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Mark Taraba
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Well, I guess you have to judge if this is doing anyone else any good. If everyone did that then these pages would be a mile long (I guess measured in printed pages placed end to end since it doesn't really apply to web pages). You can always keep the list and make it private.
 
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Burke Glover
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It shouldn't be time sensitive!
Just because a list has been around for a long time doesn't mean it has no reference value, even if it isn't updated often. Plenty of my geeklist favorites are ones that have been around since the dawn of geeklists.
 
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Burke Glover
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"Bumping"
Also, putting every geeklist on automatic self destruct would lead to that idiotic internet phenomenon where people will send empty posts to keep it "bumped" onto the recently used list. Like most other obnoxious internet conventions, this is currently not a problem on BoardGameGeek. Why make it one?
 
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John O'Haver
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In general, I find most geek lists are entertaining when they reveal something of the author, no matter how trivial the subject of the list. I am fascinated by the interaction of gamers with members of their own group and in the BGG community. (As well as people at large). I perceive this community is as much a social one as an informative one.

Many of the lists along the lines of "games I own or want" cover the same highly rated ground. I'll usually skip those. I'll skip over the ones in which the list title references a game, game subject or mechanism that has no personal interest to me. But I go over the lists that reference a subject/mechansim/era I like with a fine tooth comb. But granted my interests are pretty narrow.

But I like the geek list as a game in itself idea too. The Naaaaame Gaaaame and Beware of Geeks baring GIFs had me in stitches for days. There are some pretty funny people out there. But folks gravitate to the action. I doubt one more entry to the Naaaame Gaaaame would get many to jump just to check it out.

Frequent visitors usually sense when a geek list has effectively expired in the same way people talking know when the conversation has moved on. For better or worse, by this time tomorrow this journal entry thread will be in the "previous ten" section.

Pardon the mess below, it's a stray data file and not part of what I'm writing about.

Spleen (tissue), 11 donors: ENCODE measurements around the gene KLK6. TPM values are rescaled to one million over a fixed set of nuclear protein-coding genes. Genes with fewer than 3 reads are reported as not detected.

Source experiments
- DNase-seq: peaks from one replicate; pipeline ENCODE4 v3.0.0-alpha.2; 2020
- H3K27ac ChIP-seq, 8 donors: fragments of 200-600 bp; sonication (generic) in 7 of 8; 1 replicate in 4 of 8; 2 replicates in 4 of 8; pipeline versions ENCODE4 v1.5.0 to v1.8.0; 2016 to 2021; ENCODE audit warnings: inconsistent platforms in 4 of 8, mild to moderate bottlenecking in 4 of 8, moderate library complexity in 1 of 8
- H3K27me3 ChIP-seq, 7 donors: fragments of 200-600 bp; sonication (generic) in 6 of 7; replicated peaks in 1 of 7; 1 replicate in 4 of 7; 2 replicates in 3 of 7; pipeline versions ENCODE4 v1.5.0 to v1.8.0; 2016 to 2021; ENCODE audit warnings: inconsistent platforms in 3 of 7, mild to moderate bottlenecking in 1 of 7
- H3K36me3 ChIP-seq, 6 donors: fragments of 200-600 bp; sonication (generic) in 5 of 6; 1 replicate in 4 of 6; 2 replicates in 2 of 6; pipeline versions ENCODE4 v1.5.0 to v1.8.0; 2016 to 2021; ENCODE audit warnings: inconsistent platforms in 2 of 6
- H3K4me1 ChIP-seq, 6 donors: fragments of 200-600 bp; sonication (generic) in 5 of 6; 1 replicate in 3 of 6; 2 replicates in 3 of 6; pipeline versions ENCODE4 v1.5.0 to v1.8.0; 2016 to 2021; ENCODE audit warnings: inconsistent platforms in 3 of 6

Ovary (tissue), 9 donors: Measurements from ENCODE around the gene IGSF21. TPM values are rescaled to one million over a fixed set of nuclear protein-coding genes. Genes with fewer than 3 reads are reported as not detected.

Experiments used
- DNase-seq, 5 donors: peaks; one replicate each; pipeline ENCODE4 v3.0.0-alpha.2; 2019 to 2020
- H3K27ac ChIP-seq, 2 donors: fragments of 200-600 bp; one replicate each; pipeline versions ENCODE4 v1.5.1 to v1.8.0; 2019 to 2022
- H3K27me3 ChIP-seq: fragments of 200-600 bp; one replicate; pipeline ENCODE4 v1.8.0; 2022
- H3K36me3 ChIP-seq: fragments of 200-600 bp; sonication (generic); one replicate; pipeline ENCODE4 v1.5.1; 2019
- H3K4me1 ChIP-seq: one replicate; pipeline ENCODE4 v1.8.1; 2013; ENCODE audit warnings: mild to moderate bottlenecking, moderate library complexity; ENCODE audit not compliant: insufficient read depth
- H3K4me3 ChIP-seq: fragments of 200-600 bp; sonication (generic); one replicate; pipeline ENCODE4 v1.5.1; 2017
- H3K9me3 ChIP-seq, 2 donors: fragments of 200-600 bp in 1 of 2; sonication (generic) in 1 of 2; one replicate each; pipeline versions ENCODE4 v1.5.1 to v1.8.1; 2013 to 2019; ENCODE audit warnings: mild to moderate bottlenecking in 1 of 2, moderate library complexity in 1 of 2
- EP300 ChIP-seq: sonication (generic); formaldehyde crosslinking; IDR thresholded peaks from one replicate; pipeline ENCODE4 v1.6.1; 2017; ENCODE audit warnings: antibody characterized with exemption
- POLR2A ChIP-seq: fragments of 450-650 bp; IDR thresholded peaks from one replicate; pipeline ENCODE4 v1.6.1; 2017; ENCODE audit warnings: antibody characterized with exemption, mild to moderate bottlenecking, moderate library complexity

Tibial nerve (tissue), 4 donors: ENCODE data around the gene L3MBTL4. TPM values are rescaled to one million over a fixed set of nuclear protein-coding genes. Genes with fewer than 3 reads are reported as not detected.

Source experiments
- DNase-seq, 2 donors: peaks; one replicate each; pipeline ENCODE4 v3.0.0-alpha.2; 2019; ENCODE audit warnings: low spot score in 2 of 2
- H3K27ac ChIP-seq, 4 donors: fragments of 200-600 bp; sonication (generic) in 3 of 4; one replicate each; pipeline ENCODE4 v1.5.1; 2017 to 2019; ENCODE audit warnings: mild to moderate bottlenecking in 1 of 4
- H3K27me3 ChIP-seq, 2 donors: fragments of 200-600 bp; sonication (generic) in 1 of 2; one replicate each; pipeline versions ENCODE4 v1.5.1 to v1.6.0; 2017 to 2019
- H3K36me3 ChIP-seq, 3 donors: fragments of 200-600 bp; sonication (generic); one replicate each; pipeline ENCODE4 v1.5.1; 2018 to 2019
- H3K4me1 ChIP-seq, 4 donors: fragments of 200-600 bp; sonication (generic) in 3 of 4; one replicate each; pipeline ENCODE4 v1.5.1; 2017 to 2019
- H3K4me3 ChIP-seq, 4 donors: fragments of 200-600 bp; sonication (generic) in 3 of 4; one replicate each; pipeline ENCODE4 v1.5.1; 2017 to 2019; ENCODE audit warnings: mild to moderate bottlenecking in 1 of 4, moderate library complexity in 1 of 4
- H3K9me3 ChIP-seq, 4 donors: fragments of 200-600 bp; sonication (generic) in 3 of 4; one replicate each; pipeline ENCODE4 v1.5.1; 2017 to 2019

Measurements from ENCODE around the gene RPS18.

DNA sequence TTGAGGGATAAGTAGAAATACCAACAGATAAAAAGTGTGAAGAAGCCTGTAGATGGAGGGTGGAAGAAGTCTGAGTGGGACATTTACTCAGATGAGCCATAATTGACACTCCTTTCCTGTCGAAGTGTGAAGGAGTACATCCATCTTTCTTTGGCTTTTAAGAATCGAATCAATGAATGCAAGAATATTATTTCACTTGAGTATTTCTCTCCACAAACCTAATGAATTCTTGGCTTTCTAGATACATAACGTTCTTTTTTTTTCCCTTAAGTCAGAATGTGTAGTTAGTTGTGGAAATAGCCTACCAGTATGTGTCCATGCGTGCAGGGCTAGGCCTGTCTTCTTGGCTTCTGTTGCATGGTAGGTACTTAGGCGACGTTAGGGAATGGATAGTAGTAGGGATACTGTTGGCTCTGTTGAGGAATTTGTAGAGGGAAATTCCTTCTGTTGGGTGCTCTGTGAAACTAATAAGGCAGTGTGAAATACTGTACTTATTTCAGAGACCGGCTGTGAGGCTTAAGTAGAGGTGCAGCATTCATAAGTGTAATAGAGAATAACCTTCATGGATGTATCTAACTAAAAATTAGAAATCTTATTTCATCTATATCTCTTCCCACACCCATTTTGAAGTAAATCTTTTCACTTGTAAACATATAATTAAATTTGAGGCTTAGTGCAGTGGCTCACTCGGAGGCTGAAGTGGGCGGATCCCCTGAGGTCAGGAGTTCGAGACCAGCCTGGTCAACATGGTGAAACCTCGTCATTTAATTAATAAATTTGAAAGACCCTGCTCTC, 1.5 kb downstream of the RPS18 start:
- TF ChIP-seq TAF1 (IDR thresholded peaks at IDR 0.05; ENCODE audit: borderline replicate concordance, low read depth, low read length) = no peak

Ok, I deleted my first geeklist "12 Things I never want to do in a game again." It was more of a organized rant just to clear my head after purging the collection. Almost deleted my only other list but I had a new comment in past couple days. I'll let it ride a while longer

 
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MTG Ninja
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no offence but geeklists been sucking the bone lately zzzzzzzzzzzz
 
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SH W
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Getting personal
I am the creator of Games with "!" and "?". I have thought about deleting it many times because of Mark's comment, since long time ago. But many many has contributed to it, and I am now in a dilemma as to, will that be right to delete their contributions. Any thoughts? I have been deleting lists with little response, so help me, I have been deliberating over this particularly tricky one for a long time. I am ok either way.
 
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Norman Petry
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Just make them Private
I dislike the idea of a Slashdot-style rating threshhold for viewing geeklists, as it just creates a lot of needless bureaucratic overhead for the people who need to rate the lists, and rate the raters. It also requires a whole system of trust to be implemented to prevent abuse. It's a horrendously complex solution to what is a fairly simple problem, imho.

What I would propose is that the system regularly apply some sort of heuristic to all public geeklists to decide if they have become "obsolete". An obsolete geeklist might be one which:

a) Has not received any 3rd party commentary within a certain period of time

b) Hasn't been updated by its owner within some interval.

c) Has fewer than X number of page views/week for Y weeks in a row...

etc. These (and other) factors could be combined in various ways to make the determination. Anyway, you get the idea. The exact heuristic used doesn't really matter. Anything reasonable would do, and can always be adjusted if it causes unforseen problems. Checking for obsolete lists is something that doesn't need to be done continuously -- a daily (or even weekly) cron job would be sufficient.